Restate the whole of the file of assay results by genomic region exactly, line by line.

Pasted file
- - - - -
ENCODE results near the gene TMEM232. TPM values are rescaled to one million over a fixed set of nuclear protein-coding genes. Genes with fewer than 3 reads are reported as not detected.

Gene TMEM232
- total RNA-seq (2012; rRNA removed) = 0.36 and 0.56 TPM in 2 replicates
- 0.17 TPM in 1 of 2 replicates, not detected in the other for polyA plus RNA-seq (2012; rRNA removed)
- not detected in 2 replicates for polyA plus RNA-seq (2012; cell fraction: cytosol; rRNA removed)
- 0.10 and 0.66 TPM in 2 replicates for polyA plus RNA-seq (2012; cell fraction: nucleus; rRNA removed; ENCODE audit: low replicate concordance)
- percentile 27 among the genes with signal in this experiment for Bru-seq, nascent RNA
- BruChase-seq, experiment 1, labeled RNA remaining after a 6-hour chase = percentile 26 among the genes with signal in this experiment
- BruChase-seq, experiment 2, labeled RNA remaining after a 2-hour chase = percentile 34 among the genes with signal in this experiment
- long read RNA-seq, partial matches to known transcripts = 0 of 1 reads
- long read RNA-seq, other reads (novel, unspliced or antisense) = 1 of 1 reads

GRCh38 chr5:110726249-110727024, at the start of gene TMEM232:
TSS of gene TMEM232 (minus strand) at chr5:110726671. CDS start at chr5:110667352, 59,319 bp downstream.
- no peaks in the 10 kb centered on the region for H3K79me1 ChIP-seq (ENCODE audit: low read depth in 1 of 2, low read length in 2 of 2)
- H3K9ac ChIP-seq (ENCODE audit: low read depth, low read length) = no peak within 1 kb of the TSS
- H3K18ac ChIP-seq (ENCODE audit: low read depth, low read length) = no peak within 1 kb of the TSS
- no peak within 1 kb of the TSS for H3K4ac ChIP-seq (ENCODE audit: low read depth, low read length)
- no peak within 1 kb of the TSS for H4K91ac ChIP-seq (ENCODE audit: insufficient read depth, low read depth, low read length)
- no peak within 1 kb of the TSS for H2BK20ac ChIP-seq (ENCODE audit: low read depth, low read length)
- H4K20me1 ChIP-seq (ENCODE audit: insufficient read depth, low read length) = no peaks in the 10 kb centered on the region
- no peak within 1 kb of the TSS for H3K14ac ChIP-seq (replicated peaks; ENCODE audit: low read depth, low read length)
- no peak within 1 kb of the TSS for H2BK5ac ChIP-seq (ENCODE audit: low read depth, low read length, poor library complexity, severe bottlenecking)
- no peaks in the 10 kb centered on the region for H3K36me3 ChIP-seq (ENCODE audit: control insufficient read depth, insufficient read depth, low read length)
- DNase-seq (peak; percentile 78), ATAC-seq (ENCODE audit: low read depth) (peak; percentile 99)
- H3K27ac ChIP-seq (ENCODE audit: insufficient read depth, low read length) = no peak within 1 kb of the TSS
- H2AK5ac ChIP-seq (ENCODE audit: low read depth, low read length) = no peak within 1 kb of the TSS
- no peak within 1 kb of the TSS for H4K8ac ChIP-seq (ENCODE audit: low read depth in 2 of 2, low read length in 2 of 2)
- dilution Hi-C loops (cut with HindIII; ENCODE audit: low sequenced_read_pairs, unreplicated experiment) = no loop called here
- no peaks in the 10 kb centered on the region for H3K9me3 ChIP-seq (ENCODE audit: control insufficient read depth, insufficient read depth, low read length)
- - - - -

ENCODE results near the gene TMEM232. TPM values are rescaled to one million over a fixed set of nuclear protein-coding genes. Genes with fewer than 3 reads are reported as not detected.

Gene TMEM232
- total RNA-seq (2012; rRNA removed) = 0.36 and 0.56 TPM in 2 replicates
- 0.17 TPM in 1 of 2 replicates, not detected in the other for polyA plus RNA-seq (2012; rRNA removed)
- not detected in 2 replicates for polyA plus RNA-seq (2012; cell fraction: cytosol; rRNA removed)
- 0.10 and 0.66 TPM in 2 replicates for polyA plus RNA-seq (2012; cell fraction: nucleus; rRNA removed; ENCODE audit: low replicate concordance)
- percentile 27 among the genes with signal in this experiment for Bru-seq, nascent RNA
- BruChase-seq, experiment 1, labeled RNA remaining after a 6-hour chase = percentile 26 among the genes with signal in this experiment
- BruChase-seq, experiment 2, labeled RNA remaining after a 2-hour chase = percentile 34 among the genes with signal in this experiment
- long read RNA-seq, partial matches to known transcripts = 0 of 1 reads
- long read RNA-seq, other reads (novel, unspliced or antisense) = 1 of 1 reads

GRCh38 chr5:110726249-110727024, at the start of gene TMEM232:
TSS of gene TMEM232 (minus strand) at chr5:110726671. CDS start at chr5:110667352, 59,319 bp downstream.
- no peaks in the 10 kb centered on the region for H3K79me1 ChIP-seq (ENCODE audit: low read depth in 1 of 2, low read length in 2 of 2)
- H3K9ac ChIP-seq (ENCODE audit: low read depth, low read length) = no peak within 1 kb of the TSS
- H3K18ac ChIP-seq (ENCODE audit: low read depth, low read length) = no peak within 1 kb of the TSS
- no peak within 1 kb of the TSS for H3K4ac ChIP-seq (ENCODE audit: low read depth, low read length)
- no peak within 1 kb of the TSS for H4K91ac ChIP-seq (ENCODE audit: insufficient read depth, low read depth, low read length)
- no peak within 1 kb of the TSS for H2BK20ac ChIP-seq (ENCODE audit: low read depth, low read length)
- H4K20me1 ChIP-seq (ENCODE audit: insufficient read depth, low read length) = no peaks in the 10 kb centered on the region
- no peak within 1 kb of the TSS for H3K14ac ChIP-seq (replicated peaks; ENCODE audit: low read depth, low read length)
- no peak within 1 kb of the TSS for H2BK5ac ChIP-seq (ENCODE audit: low read depth, low read length, poor library complexity, severe bottlenecking)
- no peaks in the 10 kb centered on the region for H3K36me3 ChIP-seq (ENCODE audit: control insufficient read depth, insufficient read depth, low read length)
- DNase-seq (peak; percentile 78), ATAC-seq (ENCODE audit: low read depth) (peak; percentile 99)
- H3K27ac ChIP-seq (ENCODE audit: insufficient read depth, low read length) = no peak within 1 kb of the TSS
- H2AK5ac ChIP-seq (ENCODE audit: low read depth, low read length) = no peak within 1 kb of the TSS
- no peak within 1 kb of the TSS for H4K8ac ChIP-seq (ENCODE audit: low read depth in 2 of 2, low read length in 2 of 2)
- dilution Hi-C loops (cut with HindIII; ENCODE audit: low sequenced_read_pairs, unreplicated experiment) = no loop called here
- no peaks in the 10 kb centered on the region for H3K9me3 ChIP-seq (ENCODE audit: control insufficient read depth, insufficient read depth, low read length)